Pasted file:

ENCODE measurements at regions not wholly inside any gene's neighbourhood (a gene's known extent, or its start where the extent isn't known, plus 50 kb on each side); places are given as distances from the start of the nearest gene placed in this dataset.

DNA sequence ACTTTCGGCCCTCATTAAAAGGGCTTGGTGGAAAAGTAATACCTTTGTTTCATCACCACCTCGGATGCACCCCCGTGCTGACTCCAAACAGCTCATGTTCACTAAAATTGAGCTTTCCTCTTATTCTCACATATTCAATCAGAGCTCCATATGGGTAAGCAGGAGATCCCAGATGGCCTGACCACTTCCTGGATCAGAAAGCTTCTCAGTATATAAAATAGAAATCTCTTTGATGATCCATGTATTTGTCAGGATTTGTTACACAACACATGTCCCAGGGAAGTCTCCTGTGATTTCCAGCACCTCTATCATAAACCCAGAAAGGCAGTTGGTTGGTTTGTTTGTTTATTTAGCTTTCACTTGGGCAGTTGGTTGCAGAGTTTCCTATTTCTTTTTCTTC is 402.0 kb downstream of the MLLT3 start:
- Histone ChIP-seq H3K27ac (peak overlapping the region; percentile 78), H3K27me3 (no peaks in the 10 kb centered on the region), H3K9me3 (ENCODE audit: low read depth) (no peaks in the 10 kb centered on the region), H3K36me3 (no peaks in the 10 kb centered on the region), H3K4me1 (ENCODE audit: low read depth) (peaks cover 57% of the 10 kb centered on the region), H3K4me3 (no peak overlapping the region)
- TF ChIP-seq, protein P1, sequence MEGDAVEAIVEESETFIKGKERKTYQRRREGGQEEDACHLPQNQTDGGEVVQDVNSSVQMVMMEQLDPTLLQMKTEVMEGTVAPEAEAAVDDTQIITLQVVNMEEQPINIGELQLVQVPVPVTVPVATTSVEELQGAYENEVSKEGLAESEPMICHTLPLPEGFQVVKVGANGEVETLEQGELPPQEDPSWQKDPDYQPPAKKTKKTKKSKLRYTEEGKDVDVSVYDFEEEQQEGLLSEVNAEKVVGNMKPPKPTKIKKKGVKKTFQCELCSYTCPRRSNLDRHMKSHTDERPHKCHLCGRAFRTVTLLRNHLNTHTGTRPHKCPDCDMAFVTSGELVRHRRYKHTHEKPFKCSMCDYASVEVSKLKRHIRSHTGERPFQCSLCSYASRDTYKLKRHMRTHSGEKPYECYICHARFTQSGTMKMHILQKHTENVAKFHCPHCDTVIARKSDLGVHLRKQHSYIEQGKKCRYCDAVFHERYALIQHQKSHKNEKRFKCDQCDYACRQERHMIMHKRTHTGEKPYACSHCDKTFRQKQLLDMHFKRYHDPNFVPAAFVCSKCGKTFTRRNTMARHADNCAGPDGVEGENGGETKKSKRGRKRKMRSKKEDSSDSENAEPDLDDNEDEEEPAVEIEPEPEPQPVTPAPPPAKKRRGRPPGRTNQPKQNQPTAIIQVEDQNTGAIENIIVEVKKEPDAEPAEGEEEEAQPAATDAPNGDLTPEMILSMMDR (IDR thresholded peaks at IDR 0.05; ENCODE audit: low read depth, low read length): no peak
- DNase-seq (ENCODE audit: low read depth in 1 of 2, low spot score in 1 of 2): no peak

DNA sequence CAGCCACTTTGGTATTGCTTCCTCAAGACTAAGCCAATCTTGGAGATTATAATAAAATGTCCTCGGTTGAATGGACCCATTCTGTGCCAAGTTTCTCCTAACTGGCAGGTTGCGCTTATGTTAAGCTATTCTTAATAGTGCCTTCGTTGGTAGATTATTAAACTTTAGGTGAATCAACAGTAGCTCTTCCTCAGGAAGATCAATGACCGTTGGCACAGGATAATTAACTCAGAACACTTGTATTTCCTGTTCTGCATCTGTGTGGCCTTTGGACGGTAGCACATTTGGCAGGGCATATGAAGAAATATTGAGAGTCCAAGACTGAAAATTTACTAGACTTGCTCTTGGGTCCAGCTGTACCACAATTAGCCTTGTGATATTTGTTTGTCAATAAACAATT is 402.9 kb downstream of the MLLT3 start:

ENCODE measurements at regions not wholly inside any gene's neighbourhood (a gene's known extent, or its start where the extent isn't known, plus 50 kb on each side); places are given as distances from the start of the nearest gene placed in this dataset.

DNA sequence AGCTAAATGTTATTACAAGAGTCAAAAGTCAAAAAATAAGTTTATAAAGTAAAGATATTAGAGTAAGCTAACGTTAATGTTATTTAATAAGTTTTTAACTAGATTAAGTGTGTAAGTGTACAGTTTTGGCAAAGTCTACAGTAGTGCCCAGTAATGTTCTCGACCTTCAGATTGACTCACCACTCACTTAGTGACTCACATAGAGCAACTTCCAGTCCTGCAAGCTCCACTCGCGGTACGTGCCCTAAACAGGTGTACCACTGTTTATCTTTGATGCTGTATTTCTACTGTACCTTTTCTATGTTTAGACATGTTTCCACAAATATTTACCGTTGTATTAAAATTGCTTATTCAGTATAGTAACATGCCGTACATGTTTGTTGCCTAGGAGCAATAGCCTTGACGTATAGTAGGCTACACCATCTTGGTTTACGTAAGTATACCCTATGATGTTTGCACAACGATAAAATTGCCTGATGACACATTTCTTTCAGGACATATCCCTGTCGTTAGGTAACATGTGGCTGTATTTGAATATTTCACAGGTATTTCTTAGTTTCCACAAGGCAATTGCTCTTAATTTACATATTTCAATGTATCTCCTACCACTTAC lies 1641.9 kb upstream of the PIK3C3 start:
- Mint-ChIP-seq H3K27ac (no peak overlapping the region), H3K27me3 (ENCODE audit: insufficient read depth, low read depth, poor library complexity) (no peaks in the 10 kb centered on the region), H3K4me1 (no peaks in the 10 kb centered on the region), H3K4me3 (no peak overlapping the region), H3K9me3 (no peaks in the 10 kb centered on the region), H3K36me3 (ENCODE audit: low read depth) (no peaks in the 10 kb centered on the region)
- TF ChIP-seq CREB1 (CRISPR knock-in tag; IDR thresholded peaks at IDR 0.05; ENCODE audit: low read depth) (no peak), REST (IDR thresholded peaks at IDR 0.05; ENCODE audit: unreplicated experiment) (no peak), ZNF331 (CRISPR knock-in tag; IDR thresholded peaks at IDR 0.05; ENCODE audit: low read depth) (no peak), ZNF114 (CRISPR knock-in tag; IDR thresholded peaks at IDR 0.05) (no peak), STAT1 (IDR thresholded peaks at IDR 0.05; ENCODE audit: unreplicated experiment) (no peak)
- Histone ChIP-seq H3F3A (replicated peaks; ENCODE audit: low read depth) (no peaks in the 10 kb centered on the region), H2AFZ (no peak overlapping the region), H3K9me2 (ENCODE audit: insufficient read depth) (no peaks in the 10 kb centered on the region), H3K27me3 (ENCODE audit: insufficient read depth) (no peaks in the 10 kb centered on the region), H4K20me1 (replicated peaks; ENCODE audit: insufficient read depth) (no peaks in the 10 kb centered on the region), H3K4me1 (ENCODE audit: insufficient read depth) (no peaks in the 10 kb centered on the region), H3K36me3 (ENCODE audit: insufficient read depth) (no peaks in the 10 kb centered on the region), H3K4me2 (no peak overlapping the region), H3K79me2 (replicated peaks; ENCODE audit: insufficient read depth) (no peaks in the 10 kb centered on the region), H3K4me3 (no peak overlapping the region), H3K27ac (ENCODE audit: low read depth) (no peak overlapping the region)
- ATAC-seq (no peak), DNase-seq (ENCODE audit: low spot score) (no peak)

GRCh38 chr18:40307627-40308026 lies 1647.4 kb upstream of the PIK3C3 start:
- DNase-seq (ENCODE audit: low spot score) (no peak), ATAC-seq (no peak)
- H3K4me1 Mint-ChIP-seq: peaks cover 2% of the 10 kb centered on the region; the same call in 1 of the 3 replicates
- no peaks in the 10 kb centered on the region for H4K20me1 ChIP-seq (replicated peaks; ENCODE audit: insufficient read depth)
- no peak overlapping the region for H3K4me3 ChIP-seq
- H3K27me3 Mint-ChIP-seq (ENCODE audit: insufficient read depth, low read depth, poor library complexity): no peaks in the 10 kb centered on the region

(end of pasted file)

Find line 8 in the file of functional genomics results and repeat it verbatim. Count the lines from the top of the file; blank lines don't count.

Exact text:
DNA sequence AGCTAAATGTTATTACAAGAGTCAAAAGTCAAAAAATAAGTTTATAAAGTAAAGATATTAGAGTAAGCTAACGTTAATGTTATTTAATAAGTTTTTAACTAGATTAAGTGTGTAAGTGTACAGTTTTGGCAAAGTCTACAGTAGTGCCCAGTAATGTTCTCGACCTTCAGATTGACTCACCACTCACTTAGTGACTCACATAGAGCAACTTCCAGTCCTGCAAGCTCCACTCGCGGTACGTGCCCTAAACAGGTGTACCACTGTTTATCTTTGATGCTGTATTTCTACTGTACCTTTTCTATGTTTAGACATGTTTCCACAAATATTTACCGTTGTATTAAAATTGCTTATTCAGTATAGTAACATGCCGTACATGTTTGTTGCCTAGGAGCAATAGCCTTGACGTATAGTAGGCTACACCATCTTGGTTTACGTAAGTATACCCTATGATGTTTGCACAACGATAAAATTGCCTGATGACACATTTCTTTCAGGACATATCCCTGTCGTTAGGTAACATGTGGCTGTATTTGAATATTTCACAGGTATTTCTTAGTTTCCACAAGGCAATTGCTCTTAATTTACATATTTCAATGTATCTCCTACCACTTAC lies 1641.9 kb upstream of the PIK3C3 start: